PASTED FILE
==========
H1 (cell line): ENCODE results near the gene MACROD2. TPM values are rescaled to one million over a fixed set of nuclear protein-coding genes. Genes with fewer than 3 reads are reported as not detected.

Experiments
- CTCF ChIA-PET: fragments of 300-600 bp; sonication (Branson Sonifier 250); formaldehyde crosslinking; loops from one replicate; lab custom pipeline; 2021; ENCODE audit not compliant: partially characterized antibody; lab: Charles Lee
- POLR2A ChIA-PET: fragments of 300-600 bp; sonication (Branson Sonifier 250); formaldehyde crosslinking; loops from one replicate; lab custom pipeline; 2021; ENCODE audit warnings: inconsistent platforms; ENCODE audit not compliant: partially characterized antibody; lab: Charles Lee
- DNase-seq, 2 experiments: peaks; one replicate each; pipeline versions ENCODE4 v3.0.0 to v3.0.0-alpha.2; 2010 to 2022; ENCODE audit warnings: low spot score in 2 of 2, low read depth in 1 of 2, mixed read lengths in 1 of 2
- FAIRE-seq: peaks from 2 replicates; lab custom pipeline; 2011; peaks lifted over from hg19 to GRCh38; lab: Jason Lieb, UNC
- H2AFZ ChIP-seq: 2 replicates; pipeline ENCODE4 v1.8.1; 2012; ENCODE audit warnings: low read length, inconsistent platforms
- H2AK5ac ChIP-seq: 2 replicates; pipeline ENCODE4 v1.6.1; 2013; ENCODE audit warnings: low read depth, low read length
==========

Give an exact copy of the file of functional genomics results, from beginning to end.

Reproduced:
H1 (cell line): ENCODE results near the gene MACROD2. TPM values are rescaled to one million over a fixed set of nuclear protein-coding genes. Genes with fewer than 3 reads are reported as not detected.

Experiments
- CTCF ChIA-PET: fragments of 300-600 bp; sonication (Branson Sonifier 250); formaldehyde crosslinking; loops from one replicate; lab custom pipeline; 2021; ENCODE audit not compliant: partially characterized antibody; lab: Charles Lee
- POLR2A ChIA-PET: fragments of 300-600 bp; sonication (Branson Sonifier 250); formaldehyde crosslinking; loops from one replicate; lab custom pipeline; 2021; ENCODE audit warnings: inconsistent platforms; ENCODE audit not compliant: partially characterized antibody; lab: Charles Lee
- DNase-seq, 2 experiments: peaks; one replicate each; pipeline versions ENCODE4 v3.0.0 to v3.0.0-alpha.2; 2010 to 2022; ENCODE audit warnings: low spot score in 2 of 2, low read depth in 1 of 2, mixed read lengths in 1 of 2
- FAIRE-seq: peaks from 2 replicates; lab custom pipeline; 2011; peaks lifted over from hg19 to GRCh38; lab: Jason Lieb, UNC
- H2AFZ ChIP-seq: 2 replicates; pipeline ENCODE4 v1.8.1; 2012; ENCODE audit warnings: low read length, inconsistent platforms
- H2AK5ac ChIP-seq: 2 replicates; pipeline ENCODE4 v1.6.1; 2013; ENCODE audit warnings: low read depth, low read length